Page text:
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Workplace absences ‘at 10-year high’ with stress the major cause of long-term sickness | Business News

Workplace absences have hit their highest level in over a decade, according to a report which is urging employers to take health more seriously if they want to retain staff.

The Chartered Institute for Personnel and Development (CIPD) said that analysis of data from over 900 companies employing 6.5 million staff found an average 7.8 absence days per employee over the past year.

That was up a whole two days per person compared to pre-pandemic levels.

While minor illnesses were the main factor behind short-term absences, stress was also high on the list – with work-related and cost of living pressures among the reasons.

The report said 76% of respondents had been off work due to stress over the past year, adding that it was also a top cause of longer-term absences.

Mental health was blamed for 63% of long-term absences.

The human resources body said just over a third of organisations had reported that COVID-19 remained a significant cause of short-term absence.

The findings chime with official figures showing long-term sickness running at a record rate.

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The Office for National Statistics (ONS) said earlier this month that more than 2.6 million people do not have jobs due to their health.

It reported that the list had grown by 464,225 over the three months from April to June, compared to the same period last year.

At the same time, a report on the issue by the Institute for Public Policy Research (IPPR) described the growing numbers as a “serious fiscal threat” to the UK.

The think tank said long NHS waiting lists were a contributing factor – in the cost to the taxpayer as well as people’s declining health.

The absence report, supported by health plan provider Simplyhealth, showed that a variety of workplace support schemes were on the rise but many lacked flexible working options and health services.

The study’s authors suggested it was vital that companies, many desperate to retain staff amid current labour shortages, raise their game.

Rachel Suff, senior employee wellbeing adviser at the CIPD, said: “External factors like the COVID-19 pandemic and the cost-of-living crisis have had profound impacts on many people’s wellbeing.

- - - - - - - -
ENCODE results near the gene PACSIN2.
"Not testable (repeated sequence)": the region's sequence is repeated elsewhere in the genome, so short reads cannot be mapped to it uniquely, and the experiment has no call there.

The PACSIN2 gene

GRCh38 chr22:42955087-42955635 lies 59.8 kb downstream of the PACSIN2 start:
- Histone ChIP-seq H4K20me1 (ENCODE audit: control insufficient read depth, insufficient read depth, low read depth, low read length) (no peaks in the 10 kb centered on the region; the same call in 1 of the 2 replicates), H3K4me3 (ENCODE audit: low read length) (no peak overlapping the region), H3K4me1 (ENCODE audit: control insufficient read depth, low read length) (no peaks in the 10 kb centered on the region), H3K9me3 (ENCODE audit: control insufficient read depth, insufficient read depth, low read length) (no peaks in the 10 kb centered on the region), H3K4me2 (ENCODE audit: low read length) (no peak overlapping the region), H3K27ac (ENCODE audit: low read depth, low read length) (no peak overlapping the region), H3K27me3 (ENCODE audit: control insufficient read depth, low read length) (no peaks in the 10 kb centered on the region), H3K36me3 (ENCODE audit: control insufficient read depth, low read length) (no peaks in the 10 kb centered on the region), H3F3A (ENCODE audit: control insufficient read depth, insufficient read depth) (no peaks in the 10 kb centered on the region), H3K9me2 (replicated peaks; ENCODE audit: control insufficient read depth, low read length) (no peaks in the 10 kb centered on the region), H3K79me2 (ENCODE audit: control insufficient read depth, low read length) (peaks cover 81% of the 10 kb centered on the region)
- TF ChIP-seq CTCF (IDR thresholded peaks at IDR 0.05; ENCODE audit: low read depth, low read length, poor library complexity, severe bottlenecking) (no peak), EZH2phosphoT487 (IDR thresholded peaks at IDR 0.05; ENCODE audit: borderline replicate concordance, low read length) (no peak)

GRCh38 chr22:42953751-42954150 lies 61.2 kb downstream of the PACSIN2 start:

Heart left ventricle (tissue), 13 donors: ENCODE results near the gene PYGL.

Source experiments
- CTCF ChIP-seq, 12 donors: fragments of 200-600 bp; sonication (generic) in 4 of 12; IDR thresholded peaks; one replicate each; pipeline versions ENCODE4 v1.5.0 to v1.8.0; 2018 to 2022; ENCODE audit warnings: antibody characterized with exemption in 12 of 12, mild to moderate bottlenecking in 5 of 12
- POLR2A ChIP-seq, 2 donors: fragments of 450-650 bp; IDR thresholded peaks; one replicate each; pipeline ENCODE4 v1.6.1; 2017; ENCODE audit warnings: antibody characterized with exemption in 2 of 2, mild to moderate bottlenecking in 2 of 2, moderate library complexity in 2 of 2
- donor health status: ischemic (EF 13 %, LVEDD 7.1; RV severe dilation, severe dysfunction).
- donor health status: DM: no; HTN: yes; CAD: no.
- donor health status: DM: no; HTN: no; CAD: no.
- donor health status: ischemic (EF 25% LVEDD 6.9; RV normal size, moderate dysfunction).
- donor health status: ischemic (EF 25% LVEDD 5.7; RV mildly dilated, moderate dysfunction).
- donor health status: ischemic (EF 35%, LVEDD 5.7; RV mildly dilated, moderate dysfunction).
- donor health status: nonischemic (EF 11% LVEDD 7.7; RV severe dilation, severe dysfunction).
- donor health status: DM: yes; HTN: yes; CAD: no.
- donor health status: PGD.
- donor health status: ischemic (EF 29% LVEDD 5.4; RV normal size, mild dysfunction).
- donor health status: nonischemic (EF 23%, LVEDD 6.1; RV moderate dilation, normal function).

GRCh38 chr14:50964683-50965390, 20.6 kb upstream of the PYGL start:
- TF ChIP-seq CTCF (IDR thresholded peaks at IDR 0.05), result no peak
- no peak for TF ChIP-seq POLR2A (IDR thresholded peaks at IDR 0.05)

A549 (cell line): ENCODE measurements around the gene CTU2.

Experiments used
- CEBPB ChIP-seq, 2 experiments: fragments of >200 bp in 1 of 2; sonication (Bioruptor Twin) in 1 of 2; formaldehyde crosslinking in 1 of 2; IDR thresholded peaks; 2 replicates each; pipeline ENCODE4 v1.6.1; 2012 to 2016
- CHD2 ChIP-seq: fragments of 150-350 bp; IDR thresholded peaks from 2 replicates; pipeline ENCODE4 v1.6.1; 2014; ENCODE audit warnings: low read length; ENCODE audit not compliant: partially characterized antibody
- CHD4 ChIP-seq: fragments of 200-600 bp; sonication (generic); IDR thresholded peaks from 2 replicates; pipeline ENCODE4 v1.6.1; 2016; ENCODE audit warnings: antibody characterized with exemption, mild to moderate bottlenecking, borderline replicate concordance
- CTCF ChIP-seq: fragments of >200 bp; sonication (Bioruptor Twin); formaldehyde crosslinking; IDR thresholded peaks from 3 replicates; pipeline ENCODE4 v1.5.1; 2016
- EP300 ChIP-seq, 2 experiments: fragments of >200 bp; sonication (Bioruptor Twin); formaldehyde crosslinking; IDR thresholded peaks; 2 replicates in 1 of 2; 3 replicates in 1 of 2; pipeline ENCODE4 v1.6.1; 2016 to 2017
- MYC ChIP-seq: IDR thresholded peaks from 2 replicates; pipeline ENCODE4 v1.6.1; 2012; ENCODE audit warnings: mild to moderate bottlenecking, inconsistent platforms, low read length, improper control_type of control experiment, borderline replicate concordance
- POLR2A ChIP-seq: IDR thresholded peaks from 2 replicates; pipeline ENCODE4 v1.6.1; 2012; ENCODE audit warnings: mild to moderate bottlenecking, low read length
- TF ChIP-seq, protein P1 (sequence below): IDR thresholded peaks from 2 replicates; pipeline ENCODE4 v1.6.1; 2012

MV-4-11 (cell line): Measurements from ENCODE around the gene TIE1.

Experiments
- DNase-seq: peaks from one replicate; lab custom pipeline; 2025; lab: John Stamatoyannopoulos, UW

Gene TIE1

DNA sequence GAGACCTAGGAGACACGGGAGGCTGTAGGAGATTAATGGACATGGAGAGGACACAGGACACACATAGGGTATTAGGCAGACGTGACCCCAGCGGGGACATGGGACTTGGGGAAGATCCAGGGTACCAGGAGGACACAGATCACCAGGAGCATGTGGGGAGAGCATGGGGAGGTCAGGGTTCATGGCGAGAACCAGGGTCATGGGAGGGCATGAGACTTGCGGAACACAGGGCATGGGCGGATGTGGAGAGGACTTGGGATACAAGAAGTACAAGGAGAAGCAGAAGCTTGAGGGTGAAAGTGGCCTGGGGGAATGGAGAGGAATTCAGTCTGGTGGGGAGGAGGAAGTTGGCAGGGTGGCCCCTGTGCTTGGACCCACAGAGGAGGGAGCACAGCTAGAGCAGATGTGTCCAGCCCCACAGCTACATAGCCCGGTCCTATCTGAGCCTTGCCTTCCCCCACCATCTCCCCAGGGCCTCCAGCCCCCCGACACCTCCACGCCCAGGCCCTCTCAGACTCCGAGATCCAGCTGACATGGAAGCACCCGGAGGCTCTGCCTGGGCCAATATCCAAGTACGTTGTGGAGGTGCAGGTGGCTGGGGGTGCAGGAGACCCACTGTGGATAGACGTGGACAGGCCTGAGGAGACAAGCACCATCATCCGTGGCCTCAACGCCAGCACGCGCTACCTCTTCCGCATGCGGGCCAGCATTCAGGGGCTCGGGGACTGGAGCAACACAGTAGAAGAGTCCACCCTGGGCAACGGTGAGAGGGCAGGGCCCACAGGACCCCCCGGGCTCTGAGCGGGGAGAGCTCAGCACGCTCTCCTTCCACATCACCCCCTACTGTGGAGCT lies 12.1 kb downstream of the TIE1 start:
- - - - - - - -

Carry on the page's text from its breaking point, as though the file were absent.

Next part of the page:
“It’s good to see that slightly more organisations are approaching health and wellbeing through a stand-alone strategy.

“However, we need a more systematic and preventative approach to workplace health.

“This means managing the main risks to people’s health from work to prevent stress as well as early intervention to prevent health issues from escalating where possible.”

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Claudia Nicholls, chief customer officer at Simplyhealth said: “With record numbers of people off sick, employers have a vital role to play in supporting them through workplace health and wellbeing services.

“They can have a positive impact on the economy and ease pressure on the NHS.

“Despite an increasing number of workplace health and wellbeing services being put in place, employees are experiencing increasing mental health issues and the highest rate of sickness absence in a decade.

“However, focusing on fixing sickness alone is unlikely to uncover areas where any significant improvements can be made; companies need to implement preventative health and wellbeing strategies that are supported by the most senior levels of leadership and build line manager skills and confidence to support wellbeing.”

Record NHS staff sickness levels in England with mental health biggest issue | UK News

Mental health issues account for almost a quarter of all NHS staff absences in England, with a stark rise in staff taking sick days for anxiety, stress, and burnout since the onset of COVID-19.

The absence rate during 2022 shows the NHS lost some 27 million sick days to absence. This is the equivalent of nearly 75,000 full-time staff and includes some 20,400 nurses and 2,900 doctors.

The figure, analysed by the Nuffield Trust from NHS data for the BBC, is a rise of 29% on 2019 – the last full year before COVID hit.

Mental health issues were the top single issue, with colds, coughs, respiratory problems, and the return of flu, accounting for further big rises.

In total across 2022, some six million working days were lost in total to mental health and wellbeing reasons.

The research also found the level of sickness absence is not equal around the country. By the end of 2022, the reported sickness rate in the North West stood at 7.4%, above the national average for hospital and community services, while London was 5.4%.

True absence levels likely to be higher

The trust’s senior fellow Dr Billy Palmer said: “The health service is grappling with a difficult new normal when it comes to staff sickness leave.”

He said while there has been a lot of focus on recruitment, more needed to be done to improve the working conditions of existing staff.

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“The workforce plan needs to have concrete support to enable employers to improve NHS staff experience if the service is to break this cycle of staff absences, sickness and leaving rates,” he said.

As not every absence would have been recorded, the trust said the figures were likely to be lower than the true numbers.

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The analysis comes days after Prime Minister Rishi Sunak hailed his NHS Long Term Workforce Plan which he called the “largest expansion in training and workforce”.

The government is set to publish the long-awaited NHS workforce plan later this week to address the long-term woes in the health service.